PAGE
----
to do what he believes is right. • He allows things other
people disapprove of. • He’s very aggressive and eager to
argue. • I found him humble and unassuming. • Even when
he knows what he has done is wrong, he doesn’t feel guilty
or sorry about it. • That was a difficult situation, but
she was calm and unemotional. • Stop behaving like a woman,
can’t you, Ashok? • He’s very unwilling to spend money.
• He’s very reliable and respectable. • I found him very
confident and assured. • She was very upset and was behaving
in an uncontrolled way.
• Those children are noisy and not easily
controlled. • He’s not careful in obeying rules. • She often
complains about things. • She’s very sensitive and sympathetic
towards other people. • She’s rather reserved and behaves
very correctly. • He keeps trying to make people like him.
• She feels embarrassed and nervous when someone is looking
at her. • He’s not afraid of doing things even if they involve
risk/danger. • I think he’s too confident and aggressive.
• He’s very mean and hates spending money. • He gave the
impression of being dishonest. • He was lively and entertaining.
• Sometimes he behaves in a silly way, rather than being
serious and sensible. • He only helps people if he thinks
they’re important. • She’s always at ease in social situations.
• He’s full of wit/humour. • He’s respectable, well-bred
and refined. • She’s polite and has good manners. • He behaves
as though he has no emotional interest in the things he
does. • They were too eager to obey their boss and to do
things for them. • They were cowardly, or they wouldn’t
have attacked that old lady. • He felt so happy and excited,
he found it hard to think and act normally. • He looked
slightly embarrassed — as though he felt he had done something
silly. • She was very helpful and polite. • It was a frightening
situation, but he was brave. • He’s weak and cowardly. •
It was a frightening experience, but she was very calm and
• She’s very kind and sympathetic towards
other people, and she tries to do them as little harm as
possible. • She was very friendly and relaxed. • I found
him quiet and not aggressive. • He likes to have fun embarrassing
people. • He behaves/speaks as though he’s superior to other
people. • He behaves in a gentle and helpful way towards
other people. • He was nervous and excited and seemed likely
to lose control of himself. • He does a lot of dishonest/illegal
things every day. • That child is very spirited and playful.
• He often gets involved in arguments. • She’s very quiet
and rather shy. • He doesn’t take enough care over how his
words will affect other people. • The children were noisy,
lively and full of energy. • He behaves in a way that’s
too lively. • He doesn’t talk much about his abilities and
qualities. • He is very dishonest and secretive. • He never
understands how complicated things can be at times, and
he interprets them in a way that’s too simple. • He doesn’t
show any feelings or emotions. • He strongly supports people
he likes, without thinking carefully about the matter. •
He always says unkind things. • He appeared to be relaxed
and was not trying to hide anything. • Our next-door neighbours
are very friendly and helpful.
• He’s very religious and moral. • He was
angry, irritated and bored. • He was worried and unhappy
about something. • She’s cheeky, but lively and full of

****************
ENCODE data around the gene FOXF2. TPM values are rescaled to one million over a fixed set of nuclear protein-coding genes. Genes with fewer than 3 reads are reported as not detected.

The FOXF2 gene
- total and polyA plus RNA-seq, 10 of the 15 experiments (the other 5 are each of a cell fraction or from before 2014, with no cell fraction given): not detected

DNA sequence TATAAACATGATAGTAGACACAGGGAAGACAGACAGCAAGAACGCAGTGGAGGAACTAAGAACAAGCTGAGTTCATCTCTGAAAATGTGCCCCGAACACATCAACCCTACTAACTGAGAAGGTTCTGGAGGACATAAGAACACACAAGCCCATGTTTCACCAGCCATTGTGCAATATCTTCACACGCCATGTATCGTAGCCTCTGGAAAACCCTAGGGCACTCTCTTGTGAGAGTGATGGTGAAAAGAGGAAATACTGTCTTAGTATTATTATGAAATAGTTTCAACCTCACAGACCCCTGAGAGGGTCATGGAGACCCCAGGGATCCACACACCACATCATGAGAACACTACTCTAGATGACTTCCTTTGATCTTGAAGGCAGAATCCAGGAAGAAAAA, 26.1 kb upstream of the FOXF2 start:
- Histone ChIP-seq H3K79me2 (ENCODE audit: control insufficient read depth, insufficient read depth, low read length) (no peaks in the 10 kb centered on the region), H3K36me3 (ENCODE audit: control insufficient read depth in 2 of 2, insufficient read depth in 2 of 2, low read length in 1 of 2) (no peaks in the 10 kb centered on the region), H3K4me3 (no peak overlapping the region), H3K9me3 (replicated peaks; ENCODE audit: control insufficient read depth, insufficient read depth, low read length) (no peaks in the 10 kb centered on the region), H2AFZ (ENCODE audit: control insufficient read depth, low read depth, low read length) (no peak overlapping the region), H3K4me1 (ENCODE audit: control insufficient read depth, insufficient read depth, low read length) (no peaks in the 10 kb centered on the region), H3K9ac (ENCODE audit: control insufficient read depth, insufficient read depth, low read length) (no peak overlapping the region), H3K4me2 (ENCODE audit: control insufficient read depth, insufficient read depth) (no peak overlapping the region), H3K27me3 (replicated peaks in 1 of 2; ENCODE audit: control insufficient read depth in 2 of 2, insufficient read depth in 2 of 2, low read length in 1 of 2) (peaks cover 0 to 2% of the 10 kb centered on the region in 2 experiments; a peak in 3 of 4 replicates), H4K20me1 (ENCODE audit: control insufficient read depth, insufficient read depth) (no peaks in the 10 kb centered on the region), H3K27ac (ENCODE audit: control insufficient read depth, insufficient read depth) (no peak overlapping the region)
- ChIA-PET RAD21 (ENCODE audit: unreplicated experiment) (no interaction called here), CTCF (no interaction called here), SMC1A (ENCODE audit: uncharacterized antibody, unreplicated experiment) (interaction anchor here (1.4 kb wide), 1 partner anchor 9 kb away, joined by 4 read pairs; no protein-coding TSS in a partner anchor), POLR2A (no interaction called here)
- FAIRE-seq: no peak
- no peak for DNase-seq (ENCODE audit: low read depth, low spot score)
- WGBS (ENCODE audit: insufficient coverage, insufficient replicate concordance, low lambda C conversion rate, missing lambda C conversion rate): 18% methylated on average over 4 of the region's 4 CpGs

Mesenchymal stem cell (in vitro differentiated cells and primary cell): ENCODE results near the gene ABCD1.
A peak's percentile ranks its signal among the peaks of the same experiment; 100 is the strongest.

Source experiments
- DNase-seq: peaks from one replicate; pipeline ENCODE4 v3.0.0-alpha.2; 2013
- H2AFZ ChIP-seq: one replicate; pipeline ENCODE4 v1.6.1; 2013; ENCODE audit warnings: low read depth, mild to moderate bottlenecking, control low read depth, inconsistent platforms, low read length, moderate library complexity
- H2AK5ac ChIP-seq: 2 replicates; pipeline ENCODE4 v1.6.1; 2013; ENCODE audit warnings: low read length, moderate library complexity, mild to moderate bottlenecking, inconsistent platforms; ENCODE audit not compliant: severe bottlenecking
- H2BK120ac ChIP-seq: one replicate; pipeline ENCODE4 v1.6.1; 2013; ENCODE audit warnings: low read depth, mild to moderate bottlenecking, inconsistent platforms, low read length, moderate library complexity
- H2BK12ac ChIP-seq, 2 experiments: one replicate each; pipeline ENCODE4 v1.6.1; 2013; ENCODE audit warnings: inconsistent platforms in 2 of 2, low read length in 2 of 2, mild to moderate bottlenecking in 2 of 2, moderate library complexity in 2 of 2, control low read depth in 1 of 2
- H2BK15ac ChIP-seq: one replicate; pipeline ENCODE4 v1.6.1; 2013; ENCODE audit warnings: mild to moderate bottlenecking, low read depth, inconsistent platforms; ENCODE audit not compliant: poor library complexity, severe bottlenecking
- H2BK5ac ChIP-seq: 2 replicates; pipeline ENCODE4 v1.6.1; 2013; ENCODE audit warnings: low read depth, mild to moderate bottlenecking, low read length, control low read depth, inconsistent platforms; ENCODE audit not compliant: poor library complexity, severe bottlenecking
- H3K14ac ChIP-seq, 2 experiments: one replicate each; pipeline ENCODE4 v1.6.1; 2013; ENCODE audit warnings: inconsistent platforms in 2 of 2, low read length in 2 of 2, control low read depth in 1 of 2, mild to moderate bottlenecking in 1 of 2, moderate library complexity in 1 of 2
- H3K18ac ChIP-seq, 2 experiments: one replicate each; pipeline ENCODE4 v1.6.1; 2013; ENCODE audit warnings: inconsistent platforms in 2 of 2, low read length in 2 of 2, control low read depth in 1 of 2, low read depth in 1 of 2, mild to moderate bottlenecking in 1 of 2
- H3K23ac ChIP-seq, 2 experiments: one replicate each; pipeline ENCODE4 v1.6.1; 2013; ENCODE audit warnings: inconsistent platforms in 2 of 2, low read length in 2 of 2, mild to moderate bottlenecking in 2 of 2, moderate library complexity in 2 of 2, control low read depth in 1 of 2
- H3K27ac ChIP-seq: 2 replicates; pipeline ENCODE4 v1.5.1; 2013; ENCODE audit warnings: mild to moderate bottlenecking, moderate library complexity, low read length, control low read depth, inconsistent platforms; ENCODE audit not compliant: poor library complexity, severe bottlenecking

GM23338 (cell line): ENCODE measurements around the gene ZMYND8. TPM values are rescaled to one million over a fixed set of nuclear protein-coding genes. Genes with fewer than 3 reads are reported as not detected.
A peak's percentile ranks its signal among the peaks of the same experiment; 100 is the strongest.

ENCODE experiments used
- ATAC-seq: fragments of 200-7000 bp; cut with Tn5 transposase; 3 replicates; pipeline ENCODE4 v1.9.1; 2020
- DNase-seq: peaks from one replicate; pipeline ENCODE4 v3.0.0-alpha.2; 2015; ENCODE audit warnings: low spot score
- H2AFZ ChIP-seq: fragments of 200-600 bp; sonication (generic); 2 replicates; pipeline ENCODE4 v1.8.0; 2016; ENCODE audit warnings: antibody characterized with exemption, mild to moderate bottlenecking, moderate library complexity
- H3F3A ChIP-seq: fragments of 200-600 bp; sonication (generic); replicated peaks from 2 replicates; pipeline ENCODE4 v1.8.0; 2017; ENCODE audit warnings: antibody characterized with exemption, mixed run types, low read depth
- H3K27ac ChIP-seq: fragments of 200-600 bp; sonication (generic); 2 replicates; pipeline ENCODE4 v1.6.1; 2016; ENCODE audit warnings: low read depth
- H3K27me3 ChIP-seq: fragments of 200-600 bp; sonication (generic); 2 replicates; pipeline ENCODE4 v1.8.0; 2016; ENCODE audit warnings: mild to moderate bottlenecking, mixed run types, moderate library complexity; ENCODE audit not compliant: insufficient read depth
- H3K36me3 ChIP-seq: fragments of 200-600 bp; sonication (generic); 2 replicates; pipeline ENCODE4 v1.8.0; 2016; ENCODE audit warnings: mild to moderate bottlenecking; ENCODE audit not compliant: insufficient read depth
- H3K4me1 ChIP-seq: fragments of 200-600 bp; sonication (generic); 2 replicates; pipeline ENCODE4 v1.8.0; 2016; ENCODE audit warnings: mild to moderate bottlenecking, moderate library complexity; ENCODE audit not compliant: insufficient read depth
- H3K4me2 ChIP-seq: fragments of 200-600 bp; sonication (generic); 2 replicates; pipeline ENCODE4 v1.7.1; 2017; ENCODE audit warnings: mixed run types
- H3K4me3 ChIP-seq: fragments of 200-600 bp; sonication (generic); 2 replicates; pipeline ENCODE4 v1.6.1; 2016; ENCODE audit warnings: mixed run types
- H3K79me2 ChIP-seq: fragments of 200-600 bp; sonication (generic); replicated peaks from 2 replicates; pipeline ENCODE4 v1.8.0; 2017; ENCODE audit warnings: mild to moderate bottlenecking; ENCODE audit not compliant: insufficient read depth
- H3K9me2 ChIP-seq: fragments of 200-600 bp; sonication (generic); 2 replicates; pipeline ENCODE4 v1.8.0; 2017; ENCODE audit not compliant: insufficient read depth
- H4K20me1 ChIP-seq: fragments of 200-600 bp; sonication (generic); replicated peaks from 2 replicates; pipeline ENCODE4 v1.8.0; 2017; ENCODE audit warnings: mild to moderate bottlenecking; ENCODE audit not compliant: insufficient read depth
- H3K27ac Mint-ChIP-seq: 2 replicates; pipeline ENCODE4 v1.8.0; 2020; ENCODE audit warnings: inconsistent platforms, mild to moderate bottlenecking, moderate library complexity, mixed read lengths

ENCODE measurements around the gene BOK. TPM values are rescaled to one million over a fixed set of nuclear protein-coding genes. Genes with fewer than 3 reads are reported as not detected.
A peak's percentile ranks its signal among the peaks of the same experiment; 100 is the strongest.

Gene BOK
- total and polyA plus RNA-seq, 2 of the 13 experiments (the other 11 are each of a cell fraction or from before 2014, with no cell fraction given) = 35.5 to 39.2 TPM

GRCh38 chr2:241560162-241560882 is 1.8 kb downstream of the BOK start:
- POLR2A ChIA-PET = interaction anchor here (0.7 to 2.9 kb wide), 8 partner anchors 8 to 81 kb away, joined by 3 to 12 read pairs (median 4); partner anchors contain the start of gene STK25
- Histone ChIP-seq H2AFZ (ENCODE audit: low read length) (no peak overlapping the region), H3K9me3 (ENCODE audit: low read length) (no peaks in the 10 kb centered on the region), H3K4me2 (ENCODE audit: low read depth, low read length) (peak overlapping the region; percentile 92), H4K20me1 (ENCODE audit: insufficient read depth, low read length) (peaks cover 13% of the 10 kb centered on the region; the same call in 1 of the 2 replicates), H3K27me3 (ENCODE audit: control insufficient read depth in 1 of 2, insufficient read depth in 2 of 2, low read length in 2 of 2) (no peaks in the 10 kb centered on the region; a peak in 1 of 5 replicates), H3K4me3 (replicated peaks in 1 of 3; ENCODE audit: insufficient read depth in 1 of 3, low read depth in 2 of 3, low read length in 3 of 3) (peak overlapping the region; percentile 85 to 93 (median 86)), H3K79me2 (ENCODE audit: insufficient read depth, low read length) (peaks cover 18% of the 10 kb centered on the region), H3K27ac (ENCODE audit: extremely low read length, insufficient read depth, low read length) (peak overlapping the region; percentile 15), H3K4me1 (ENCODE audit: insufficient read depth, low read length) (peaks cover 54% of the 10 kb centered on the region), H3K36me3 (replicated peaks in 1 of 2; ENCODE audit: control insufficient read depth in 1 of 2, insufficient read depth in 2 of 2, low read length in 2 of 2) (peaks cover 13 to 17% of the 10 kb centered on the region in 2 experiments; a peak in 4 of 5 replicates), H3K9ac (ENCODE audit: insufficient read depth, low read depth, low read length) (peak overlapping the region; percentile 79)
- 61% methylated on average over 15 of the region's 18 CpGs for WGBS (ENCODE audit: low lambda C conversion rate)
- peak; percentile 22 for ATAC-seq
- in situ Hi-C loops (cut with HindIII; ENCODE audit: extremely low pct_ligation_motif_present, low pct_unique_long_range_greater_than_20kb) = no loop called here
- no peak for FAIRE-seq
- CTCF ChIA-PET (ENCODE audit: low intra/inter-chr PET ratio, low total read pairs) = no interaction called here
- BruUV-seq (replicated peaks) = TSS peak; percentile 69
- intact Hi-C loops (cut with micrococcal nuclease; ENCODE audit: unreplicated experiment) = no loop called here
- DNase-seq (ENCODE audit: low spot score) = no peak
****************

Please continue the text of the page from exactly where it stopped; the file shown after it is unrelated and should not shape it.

energy. • She’s easily upset by unpleasant sights and situations.
• He won’t hesitate to take risks to achieve what he wants.
• It was a dangerous situation, but she showed courage.
• He’s too self-confident and rather cheeky. • He gets angry
quickly and easily. • He recognizes and accepts the true
nature of situations, and tries to deal with them in a practical
way. • He never gives any importance to other people’s opinions
or beliefs. • He’s always careless about doing things. •
He was so upset and worried that he couldn’t think clearly.
• He’s very cheeky and always speaks rudely/disrespectfully.
• I found his behaviour/accent very artificial. • He always
behaves in a formal and unfriendly way. • He’s lively and
full of enthusiasm and excitement. • He only agrees with
people if he considers them to be important. • He has no
hesitation in doing things even if they’re morally wrong.
• He has an enthusiastic nature and is interested in everything
he does. • He’s playful and unpredictable rather than serious
• Why do you hesitate to show affection
openly and freely? • He has a strong belief in democracy.
• He becomes angry and upset very quickly about small, unimportant
things. • He’s rather shy and doesn’t enjoy talking about
himself. • He’s very careful and detailed in his work. •
He’s willing to try out new and unusual ways of doing things.
• He’s prepared to be cruel to other people and feels no
pity for them. • He was angry and said a lot of bitter things.
• He’s very gentle, and he doesn’t get angry very easily.
• He’s very naïve and believes that everybody is honest.
• He’s a noble person. • Our new boss is bad-tempered and
is easily irritated. • He’s quiet and shy. • Her son is
disobedient and behaves very badly. • Your behaviour was
so bad that you ought to be ashamed. • Our new boss is very
strict and serious — I don’t like him. • She must have been
very courageous to go into the burning building. • She always
talks/behaves in a rude and offensive way. • She’s very
lively and easily excited. • He’s a mild person, and he
never shouts at other people. • He behaved as though he
didn’t like/respect them. • He’s full of confidence and
energy. • She seemed cold and aloof. • He does things suddenly
without thinking about them first. • She’s always ready
to quarrel. • He always behaves in a proud and unpleasant
way towards other people. • She deals with situations without
anxiety or emotional tension. • His behaviour was silly